Metal left from cremations is recycled for charity
- Credit: Archant
Recycling metal that has been left behind following cremations has led to a £10,000 boost for charity that helps people who have suffered from the death of a baby.
Breckland Crematorium in Scoulton made the donation to Norwich-based Norfolk Sands.
The crematorium raised the money through a scheme that recycles metals such as hip and knee replacement joints and parts for coffins which are left after cremations.
Nathan Rollings, who manages the crematorium along with his wife, Rachel, said: ‘We are delighted to be able to make this donation which is only possible by the generosity of bereaved families who have consented to the recycling of metals after the cremation of their loved one.
“We strive to support bereaved families in the local area with the best service possible and we know what a brilliant job Norfolk Sands do locally in supporting parents of babies who die before, during or shortly after birth so we are confident this donation will benefit many people in Norfolk.”
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The items are recycled through an Institute of Cemetery and Crematorium (ICCM) metal recycling scheme with the consent of bereaved families.
Mr and Mrs Rollings presented the donation to the charity’ chairman Sarah Green and vice-chairman Carly Walters in the crematorium’s memorial gardens.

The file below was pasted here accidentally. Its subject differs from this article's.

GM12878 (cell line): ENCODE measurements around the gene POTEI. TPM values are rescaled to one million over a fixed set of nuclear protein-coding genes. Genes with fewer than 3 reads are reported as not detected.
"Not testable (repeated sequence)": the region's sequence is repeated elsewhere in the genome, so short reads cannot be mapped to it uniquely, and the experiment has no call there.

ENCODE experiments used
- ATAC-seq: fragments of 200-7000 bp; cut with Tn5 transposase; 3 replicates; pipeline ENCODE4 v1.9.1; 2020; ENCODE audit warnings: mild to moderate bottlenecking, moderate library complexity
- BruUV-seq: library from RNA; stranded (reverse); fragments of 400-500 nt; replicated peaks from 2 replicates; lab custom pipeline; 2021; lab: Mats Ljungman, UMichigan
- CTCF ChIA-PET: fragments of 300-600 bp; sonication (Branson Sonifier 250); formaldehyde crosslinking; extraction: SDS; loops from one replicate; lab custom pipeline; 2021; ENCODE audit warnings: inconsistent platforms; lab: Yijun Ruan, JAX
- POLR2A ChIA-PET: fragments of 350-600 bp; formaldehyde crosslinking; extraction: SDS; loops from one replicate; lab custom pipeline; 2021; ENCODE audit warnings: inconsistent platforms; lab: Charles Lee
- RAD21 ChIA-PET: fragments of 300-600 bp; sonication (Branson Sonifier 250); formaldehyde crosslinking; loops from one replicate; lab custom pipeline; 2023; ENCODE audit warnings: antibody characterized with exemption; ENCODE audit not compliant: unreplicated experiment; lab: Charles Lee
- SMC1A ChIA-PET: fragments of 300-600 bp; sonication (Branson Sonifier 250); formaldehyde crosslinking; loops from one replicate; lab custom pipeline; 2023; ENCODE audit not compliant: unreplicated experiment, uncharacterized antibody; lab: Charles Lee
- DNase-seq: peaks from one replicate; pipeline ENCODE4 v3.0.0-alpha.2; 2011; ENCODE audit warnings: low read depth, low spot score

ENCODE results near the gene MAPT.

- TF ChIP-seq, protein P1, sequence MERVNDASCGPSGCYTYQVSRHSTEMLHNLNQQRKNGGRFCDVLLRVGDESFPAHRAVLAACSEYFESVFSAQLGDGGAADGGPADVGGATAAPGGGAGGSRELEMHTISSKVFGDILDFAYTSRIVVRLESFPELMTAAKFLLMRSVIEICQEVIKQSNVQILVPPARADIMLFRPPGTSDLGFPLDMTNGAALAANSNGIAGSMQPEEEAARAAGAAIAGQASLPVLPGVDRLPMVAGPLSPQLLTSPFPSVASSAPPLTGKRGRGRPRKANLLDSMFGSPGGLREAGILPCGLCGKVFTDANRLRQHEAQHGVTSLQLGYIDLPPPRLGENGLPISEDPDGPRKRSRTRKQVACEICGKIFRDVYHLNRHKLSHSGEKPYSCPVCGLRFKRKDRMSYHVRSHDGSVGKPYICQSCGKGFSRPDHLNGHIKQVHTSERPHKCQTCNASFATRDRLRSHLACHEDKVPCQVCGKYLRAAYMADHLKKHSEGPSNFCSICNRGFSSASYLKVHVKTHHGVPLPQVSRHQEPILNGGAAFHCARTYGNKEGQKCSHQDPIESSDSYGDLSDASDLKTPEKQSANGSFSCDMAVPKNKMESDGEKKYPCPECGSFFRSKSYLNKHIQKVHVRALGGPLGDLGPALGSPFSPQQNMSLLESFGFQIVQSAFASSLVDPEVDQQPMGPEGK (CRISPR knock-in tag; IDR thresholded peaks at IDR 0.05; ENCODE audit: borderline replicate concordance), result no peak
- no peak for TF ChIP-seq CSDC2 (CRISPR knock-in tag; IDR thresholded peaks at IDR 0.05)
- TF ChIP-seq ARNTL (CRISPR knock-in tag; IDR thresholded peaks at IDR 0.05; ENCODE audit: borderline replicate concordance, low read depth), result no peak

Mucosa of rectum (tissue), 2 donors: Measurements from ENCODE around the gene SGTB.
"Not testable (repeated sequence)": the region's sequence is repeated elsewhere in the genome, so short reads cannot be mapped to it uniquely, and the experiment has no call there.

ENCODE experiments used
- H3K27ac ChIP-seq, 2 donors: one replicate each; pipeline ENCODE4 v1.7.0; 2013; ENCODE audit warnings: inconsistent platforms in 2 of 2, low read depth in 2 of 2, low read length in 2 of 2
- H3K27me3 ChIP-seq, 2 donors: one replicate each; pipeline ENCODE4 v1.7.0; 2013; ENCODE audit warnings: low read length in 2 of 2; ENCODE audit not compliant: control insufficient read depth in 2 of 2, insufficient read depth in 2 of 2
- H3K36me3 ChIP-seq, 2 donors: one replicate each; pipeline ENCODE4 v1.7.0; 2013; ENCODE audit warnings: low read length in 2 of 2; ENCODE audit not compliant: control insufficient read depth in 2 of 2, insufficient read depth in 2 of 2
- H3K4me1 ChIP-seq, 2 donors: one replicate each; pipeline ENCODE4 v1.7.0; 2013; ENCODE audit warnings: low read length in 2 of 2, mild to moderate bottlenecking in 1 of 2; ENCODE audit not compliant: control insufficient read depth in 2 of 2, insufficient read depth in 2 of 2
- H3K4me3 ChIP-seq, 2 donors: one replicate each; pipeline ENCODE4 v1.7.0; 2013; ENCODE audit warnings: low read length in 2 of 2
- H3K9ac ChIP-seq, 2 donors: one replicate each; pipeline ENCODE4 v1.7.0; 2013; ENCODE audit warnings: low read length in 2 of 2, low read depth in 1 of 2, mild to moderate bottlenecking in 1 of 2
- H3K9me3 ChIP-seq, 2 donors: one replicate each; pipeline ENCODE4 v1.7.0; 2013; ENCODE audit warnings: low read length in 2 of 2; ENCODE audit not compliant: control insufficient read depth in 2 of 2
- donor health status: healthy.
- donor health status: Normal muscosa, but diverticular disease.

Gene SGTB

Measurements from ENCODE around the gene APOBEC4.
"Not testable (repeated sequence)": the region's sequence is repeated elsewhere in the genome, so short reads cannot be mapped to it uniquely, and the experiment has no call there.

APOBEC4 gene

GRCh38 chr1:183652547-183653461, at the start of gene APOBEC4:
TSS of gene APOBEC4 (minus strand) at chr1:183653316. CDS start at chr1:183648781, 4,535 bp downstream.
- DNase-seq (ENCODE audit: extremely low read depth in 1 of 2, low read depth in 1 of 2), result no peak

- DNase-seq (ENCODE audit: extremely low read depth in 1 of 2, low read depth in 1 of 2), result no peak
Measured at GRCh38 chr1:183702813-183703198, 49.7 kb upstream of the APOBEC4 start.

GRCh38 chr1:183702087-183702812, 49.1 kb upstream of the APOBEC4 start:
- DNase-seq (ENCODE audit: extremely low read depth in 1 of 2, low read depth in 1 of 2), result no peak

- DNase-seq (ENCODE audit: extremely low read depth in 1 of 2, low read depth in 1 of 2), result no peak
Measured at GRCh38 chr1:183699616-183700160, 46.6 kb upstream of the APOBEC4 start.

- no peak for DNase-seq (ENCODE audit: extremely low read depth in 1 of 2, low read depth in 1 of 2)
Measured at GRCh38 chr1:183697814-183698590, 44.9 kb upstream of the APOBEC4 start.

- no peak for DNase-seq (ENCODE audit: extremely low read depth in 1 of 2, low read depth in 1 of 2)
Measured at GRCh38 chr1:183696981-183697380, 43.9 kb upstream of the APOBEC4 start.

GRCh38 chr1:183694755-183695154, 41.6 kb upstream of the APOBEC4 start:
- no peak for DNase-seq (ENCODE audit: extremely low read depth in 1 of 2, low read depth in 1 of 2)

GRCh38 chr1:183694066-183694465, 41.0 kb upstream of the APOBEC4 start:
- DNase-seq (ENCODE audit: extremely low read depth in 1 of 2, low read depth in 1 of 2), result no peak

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They also talked about the crematorium’s plans to create an area in the gardens which will be dedicated to the memory of stillborn babies.
Daniel Brett-Schneider, Norfolk Sands’ director of income and engagement, said: “We are delighted by the wonderful support of Breckland Crematorium and all the teams and communities across the ICCM network.
“Thanks to your ongoing commitment to Sands, we are able to continue working with and supporting anyone affected by the death of a baby, improve bereavement care and fund research to save babies’ lives.
“Right now, your support is more invaluable than ever as we adapt and accelerate delivery of our support services to families and NHS staff during uniquely harsh challenges.”
Norfolk Sands runs bi-monthly support meetings for anyone affected by the death of a baby and works with hospitals to improve bereavement and maternity care for those families whose baby has died.